One of the most ludicrous aspects of the Trump-Russia brouhaha is the infamous meeting in Trump Tower between Trump campaign officials and Russian lobbyists. The Russians had promised to reveal campaign “dirt” about Hillary Clinton.
That meeting has caused Trump critics to go ballistic. Why is that? Because, they are saying, the “dirt” constituted an illegal contribution to the Trump campaign. Federal law prohibits foreigners from making campaign contributions to U.S. candidates, and it prohibits U.S. candidates from receiving, soliciting, or accepting a campaign contribution from foreigners.
The controversy only goes to show how desperate the Trump critics are to remove Trump from office before the 2020 presidential elections.
Let’s imagine that Mueller secures a criminal indictment against the Trump officials for violation of the campaign law that prohibits foreigners from donating to U.S. candidates. Imagine the following testimony at trial:
Mueller: Did you give dirt to the defendants?
Mueller: What was the dirt?
Russian: That Hillary Clinton’s husband had an extramarital affair.
What does Mueller do then? He obviously has to show that the dirt has value because giving a candidate dirt that has zero value would be the same as not giving the candidate anything at all.
Thus, we can easily imagine Mueller calling an expert witness to the stand:
Mueller: Are you an expert on the value of political dirt?
Prosecution Expert: Yes sir. I have a Ph.D. in political dirt and I have testified in many trials regarding the value of political dirt.
Mueller: What is the value of the dirt in this case?
Prosecution Expert: That dirt is worth $50,000.
Paydirt! An illegal campaign contribution of $50,000! Remove Trump from office and lock up the malefactors!
But then the defendants call their own expert witness to the stand:
Defense counsel: The Russians told Trump campaign officials that Hillary Clinton’s husband had an affair. What is the value of that political dirt?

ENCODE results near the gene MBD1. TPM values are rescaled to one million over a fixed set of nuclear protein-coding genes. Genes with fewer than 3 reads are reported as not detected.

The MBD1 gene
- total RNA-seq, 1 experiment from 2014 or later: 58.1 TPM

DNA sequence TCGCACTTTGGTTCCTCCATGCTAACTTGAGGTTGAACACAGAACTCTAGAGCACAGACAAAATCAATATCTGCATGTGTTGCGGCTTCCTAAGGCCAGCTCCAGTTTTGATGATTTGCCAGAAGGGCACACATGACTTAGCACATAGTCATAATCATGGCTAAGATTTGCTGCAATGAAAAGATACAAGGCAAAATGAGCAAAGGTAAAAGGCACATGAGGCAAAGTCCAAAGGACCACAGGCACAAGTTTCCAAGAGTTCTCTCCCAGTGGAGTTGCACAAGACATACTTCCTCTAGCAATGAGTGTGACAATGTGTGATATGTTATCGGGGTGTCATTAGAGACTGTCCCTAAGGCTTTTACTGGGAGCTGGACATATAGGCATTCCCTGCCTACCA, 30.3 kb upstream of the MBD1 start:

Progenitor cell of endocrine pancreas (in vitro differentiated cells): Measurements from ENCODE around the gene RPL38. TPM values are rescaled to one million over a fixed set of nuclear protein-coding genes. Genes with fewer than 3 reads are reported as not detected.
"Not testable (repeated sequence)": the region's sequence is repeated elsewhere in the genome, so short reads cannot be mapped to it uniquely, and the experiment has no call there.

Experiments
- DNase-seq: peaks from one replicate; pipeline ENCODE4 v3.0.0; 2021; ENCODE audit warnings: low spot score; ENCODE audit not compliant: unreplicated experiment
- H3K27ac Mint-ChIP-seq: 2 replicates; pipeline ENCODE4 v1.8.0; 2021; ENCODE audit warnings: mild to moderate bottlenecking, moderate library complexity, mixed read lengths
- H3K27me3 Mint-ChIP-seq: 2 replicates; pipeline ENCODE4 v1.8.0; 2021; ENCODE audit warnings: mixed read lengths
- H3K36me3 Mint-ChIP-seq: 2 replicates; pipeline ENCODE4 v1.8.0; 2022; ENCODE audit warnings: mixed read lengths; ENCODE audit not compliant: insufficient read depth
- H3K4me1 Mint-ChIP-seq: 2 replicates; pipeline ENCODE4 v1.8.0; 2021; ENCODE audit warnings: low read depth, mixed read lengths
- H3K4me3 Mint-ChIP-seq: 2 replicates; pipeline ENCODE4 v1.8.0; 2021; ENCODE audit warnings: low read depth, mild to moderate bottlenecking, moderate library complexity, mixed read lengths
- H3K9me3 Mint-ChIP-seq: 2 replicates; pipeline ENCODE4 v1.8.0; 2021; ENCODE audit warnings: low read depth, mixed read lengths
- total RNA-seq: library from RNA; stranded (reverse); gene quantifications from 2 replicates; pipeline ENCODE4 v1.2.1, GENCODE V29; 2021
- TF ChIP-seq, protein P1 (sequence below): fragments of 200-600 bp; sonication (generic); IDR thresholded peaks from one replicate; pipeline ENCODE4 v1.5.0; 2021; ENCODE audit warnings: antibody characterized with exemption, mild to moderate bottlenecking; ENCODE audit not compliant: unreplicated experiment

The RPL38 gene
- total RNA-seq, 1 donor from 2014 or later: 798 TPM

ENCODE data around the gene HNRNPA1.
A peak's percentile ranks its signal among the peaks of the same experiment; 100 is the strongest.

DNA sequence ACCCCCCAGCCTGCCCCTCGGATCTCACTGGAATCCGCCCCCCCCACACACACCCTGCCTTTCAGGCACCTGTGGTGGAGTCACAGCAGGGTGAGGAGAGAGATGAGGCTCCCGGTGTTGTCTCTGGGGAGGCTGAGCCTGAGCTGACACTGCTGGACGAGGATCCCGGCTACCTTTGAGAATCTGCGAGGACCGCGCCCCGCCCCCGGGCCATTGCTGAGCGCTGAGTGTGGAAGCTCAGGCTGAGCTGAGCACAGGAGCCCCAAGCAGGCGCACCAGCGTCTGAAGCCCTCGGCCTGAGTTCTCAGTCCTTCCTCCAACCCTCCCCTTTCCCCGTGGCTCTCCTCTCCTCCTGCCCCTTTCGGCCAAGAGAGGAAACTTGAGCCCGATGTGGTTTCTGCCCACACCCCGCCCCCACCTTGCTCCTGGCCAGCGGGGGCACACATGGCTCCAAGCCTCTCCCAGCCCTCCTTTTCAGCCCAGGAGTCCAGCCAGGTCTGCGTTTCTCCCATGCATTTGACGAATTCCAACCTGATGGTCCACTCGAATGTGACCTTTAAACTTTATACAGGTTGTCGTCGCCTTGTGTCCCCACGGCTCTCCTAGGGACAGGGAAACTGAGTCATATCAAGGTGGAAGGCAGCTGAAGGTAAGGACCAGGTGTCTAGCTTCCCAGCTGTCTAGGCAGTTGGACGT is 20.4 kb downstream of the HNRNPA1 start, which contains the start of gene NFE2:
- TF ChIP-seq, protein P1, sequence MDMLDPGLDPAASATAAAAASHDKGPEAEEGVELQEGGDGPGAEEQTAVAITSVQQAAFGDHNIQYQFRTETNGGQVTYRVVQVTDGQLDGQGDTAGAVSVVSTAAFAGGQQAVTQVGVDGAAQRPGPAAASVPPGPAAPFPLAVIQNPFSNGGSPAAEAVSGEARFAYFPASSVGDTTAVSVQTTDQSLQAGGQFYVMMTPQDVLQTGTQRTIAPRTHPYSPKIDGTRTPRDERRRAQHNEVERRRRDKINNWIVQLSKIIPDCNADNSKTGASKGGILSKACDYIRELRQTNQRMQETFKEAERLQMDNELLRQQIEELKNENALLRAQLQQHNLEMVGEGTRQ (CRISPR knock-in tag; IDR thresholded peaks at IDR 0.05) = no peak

Defense Expert: That political dirt is worth dirt.
Of course, the defense expert’s opinion could complicate the trial even more given that there might be a difference of opinion on the value of (real) dirt.
But here’s the big question for Mueller, the U.S. mainstream press, and Trump critics: Why aren’t Russians free to say whatever they want? How can it possibly be a criminal offense under U.S. law for someone to say anything, including the utterance of political dirt?
I’ve always thought that the United States stands for the principle of freedom of speech. And doesn’t the First Amendment prohibit the federal government from infringing on freedom of speech?
Yes, I know what the Trump critics would say: that the Constitution doesn’t give rights to Russians. But actually, as we libertarians have long pointed out, the Constitution doesn’t give anyone any rights. Instead, it enumerates the limited powers of the federal government. At the risk of belaboring the obvious, such enumerated powers do not include the power to infringe on anyone’s rights, including the right of free speech.
To make certain that federal officials got the message, our ancestors demanded the enactment of the First Amendment. It expressly prohibits the federal government from infringing on freedom of speech. And that protection applies to everyone, not just American citizens.
Let’s not forget the Declaration of Independence, the document that Americans, including Trump critics, celebrate every Fourth of July. It says that everyone has been endowed with natural, God-given rights. “Everyone” includes Russians. Natural, God-given rights include liberty, which includes freedom of speech.
The fact that U.S. national-security state officials hate Russians and the fact that the U.S. mainstream press and Trump critics hate Trump and wish that Clinton had won the election is quite irrelevant. Like everyone else, Russians have the fundamental, God-given right to speak to people, including U.S. political candidates, and to say whatever they want to them. Moreover, everyone, including political candidates, has the right to listen to Russians and anyone else they wish to listen to, even if what is being said consists of dirt.